Another valuable tool is the Social Beacon offered by Einstein Medical. Einstein has been around since 1995 as a leading provider of Internet marketing for cash-pay health-care practices. Their proprietary DocShop directory connects patients to specialty medical and dental offices and they also create exceptional websites (including mine, Their newly rolled out Social Beacon allows a dentists’ patients to review the practice right on the office website. The application then takes four- and five-star reviews and allows the office to select which review site to post it to.

Monitoring all the review sites allows an office to determine which sites might need a boost in ratings and the office can alternate or pick the sites they wish reviews to post to. In the event that a user places a review of three stars or less, something very interesting happens. A pop up questionnaire asks about the user experience including a field for additional comments. After submitting the review and receiving an acknowledgement, the review is then sent to the office instead of being published online. The office personnel can then view the middling to negative review and use the information to attempt to improve the relationship with the patient or to evaluate systems in place for improvement. Those screened reviews never get published online. This is a handy little tool that can help improve the care and customer service offered, as often the dentist and staff do not realize the behaviors and policies that tick off some patients.

There are valuable lessons learned from less-than-positive reviews and often these situations present an opportunity to salvage a potentially lost patient relationship. I often get asked at my lectures how to respond to negative posts on my office Facebook Page. This is a unique type of negative review or comment because Facebook permits the administrator to delete any comments posted to their page. But in most cases I believe this is a missed opportunity. A negative post by a known individual who is not hiding behind a fictitious name is a cry for justice by someone who feels wronged.

I cite an example of a patient who complained about having to wait more than 30 minutes for an appointment in a post on my Facebook Page. I examined the schedule for the day and recalled that we were set behind with an avulsed tooth emergency requiring immediate re-implantation. I addressed the negative post right on Facebook disclosing the reason for the unexpected wait and apologized that we had not been diligent in informing him the reason for the delay and offering to reschedule. What happened next surprised even me. Many other patients who were Facebook fans of the page chirped in with comments ranging from testimonials to many years as a patient and not having to ever wait more than five or 10 minutes to patients commenting on how amazing it is that we can re-implant an avulsed tooth. The end result was a very positive chain and a salvaged patient.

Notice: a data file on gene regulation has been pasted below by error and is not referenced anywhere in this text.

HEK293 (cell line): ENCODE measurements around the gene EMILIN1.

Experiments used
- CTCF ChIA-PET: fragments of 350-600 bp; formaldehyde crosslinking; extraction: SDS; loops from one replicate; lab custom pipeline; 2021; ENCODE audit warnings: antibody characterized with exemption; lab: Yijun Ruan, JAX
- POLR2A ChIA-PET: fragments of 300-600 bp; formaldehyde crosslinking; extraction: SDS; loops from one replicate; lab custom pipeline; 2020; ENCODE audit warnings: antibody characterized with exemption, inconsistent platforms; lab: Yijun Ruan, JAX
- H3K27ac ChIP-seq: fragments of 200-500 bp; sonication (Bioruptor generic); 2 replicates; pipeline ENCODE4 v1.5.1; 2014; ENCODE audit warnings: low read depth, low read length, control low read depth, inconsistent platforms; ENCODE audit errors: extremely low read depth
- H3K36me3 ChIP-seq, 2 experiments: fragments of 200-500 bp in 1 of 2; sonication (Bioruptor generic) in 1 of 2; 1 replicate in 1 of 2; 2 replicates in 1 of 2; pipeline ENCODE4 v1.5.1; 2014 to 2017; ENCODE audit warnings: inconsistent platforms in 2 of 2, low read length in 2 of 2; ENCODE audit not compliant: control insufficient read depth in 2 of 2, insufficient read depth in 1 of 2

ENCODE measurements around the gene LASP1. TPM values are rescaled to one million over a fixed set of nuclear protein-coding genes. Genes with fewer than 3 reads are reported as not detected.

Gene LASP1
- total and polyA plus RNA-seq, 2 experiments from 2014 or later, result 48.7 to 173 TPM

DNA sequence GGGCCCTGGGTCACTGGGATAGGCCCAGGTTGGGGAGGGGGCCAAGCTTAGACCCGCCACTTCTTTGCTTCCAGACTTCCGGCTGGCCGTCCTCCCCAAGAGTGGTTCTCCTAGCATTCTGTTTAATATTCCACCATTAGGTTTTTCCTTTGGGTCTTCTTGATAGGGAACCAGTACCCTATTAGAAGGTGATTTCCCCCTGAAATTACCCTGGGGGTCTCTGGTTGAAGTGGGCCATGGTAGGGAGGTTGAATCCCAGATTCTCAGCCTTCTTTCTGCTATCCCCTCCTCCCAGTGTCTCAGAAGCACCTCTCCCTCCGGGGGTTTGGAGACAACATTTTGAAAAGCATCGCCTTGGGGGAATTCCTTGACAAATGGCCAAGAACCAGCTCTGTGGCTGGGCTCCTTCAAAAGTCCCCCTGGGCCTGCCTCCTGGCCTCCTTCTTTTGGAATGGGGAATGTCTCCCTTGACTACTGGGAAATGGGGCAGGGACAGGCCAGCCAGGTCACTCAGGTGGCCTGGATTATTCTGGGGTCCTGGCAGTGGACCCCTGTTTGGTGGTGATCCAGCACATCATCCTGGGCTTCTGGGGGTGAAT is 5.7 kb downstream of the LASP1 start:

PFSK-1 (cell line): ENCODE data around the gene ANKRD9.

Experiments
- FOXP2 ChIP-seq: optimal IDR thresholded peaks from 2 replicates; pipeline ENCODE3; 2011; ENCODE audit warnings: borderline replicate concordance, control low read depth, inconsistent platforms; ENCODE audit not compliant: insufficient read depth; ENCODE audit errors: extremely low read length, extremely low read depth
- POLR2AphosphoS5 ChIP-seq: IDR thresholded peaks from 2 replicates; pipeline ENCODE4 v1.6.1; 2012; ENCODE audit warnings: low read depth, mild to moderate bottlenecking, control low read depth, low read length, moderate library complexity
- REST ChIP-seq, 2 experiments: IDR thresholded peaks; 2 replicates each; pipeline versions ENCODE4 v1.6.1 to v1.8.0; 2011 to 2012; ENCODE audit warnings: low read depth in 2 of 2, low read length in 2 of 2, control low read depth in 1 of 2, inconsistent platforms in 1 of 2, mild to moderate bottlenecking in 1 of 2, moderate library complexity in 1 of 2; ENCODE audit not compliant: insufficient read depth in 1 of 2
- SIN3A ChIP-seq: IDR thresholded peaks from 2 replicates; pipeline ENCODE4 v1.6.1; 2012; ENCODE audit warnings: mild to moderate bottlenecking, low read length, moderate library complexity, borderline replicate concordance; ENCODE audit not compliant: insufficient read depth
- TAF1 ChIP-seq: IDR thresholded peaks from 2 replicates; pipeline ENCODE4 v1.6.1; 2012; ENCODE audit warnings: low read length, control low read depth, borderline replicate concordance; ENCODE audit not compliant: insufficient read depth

This example shows how a dental office can and should be proactive with reviews, both positive and negative. Thank patients for positive ones and address the negatives where appropriate. It takes many years of hard work to establish a positive reputation. It’s worth the time and expense to preserve it when the Internet has made it so easy for alienated patients and staff members to gripe. The Internet is not going away so dentists are wise to embrace it, learn as much as they can about it and utilize the services of professionals to support our reputations.


  Author's Bio
Dr. Edward J. Zuckerberg is a 1978 Graduate of NYU College of Dentistry. He owned his own practice in Dobbs Ferry, New York, from 1981- 2013, and has always been an early adopter of technology. Dr. Zuckerberg now regularly lectures nationally and internationally on technology integration and social media marketing for dentists in addition to treating patients part time in Palo Alto, California. He maintains a Facebook page, with tips for his colleagues on promoting their practices using social media to attract new patients and maintain and improve relationships with existing ones, as well as a page for his patients,